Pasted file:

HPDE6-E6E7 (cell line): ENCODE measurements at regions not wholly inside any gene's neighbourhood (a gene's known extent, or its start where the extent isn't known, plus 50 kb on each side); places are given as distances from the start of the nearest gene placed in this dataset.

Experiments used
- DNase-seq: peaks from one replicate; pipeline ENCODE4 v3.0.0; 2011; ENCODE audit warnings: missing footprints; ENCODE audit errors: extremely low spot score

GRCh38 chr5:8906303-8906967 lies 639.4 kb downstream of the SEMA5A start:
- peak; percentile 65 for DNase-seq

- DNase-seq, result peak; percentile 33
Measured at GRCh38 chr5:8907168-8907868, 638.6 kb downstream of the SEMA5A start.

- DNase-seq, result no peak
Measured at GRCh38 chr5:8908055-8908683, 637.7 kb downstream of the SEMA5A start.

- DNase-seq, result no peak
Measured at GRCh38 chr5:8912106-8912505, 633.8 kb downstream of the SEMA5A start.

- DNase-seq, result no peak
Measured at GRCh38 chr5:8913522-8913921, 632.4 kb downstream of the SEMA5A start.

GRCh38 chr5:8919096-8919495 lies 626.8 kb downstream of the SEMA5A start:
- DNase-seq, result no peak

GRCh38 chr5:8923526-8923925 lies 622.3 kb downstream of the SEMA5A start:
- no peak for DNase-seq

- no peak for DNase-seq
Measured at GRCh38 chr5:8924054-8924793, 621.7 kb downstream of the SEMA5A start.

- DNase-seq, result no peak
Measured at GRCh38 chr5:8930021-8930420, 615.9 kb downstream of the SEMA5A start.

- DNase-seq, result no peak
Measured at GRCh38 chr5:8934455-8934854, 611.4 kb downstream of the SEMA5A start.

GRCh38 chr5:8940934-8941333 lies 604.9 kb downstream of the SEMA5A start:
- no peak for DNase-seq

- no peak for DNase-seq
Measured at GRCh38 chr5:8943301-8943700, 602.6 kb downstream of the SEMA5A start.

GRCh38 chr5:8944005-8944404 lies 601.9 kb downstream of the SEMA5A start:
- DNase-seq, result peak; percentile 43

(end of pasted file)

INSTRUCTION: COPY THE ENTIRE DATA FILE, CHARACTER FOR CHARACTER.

HPDE6-E6E7 (cell line): ENCODE measurements at regions not wholly inside any gene's neighbourhood (a gene's known extent, or its start where the extent isn't known, plus 50 kb on each side); places are given as distances from the start of the nearest gene placed in this dataset.

Experiments used
- DNase-seq: peaks from one replicate; pipeline ENCODE4 v3.0.0; 2011; ENCODE audit warnings: missing footprints; ENCODE audit errors: extremely low spot score

GRCh38 chr5:8906303-8906967 lies 639.4 kb downstream of the SEMA5A start:
- peak; percentile 65 for DNase-seq

- DNase-seq, result peak; percentile 33
Measured at GRCh38 chr5:8907168-8907868, 638.6 kb downstream of the SEMA5A start.

- DNase-seq, result no peak
Measured at GRCh38 chr5:8908055-8908683, 637.7 kb downstream of the SEMA5A start.

- DNase-seq, result no peak
Measured at GRCh38 chr5:8912106-8912505, 633.8 kb downstream of the SEMA5A start.

- DNase-seq, result no peak
Measured at GRCh38 chr5:8913522-8913921, 632.4 kb downstream of the SEMA5A start.

GRCh38 chr5:8919096-8919495 lies 626.8 kb downstream of the SEMA5A start:
- DNase-seq, result no peak

GRCh38 chr5:8923526-8923925 lies 622.3 kb downstream of the SEMA5A start:
- no peak for DNase-seq

- no peak for DNase-seq
Measured at GRCh38 chr5:8924054-8924793, 621.7 kb downstream of the SEMA5A start.

- DNase-seq, result no peak
Measured at GRCh38 chr5:8930021-8930420, 615.9 kb downstream of the SEMA5A start.

- DNase-seq, result no peak
Measured at GRCh38 chr5:8934455-8934854, 611.4 kb downstream of the SEMA5A start.

GRCh38 chr5:8940934-8941333 lies 604.9 kb downstream of the SEMA5A start:
- no peak for DNase-seq

- no peak for DNase-seq
Measured at GRCh38 chr5:8943301-8943700, 602.6 kb downstream of the SEMA5A start.

GRCh38 chr5:8944005-8944404 lies 601.9 kb downstream of the SEMA5A start:
- DNase-seq, result peak; percentile 43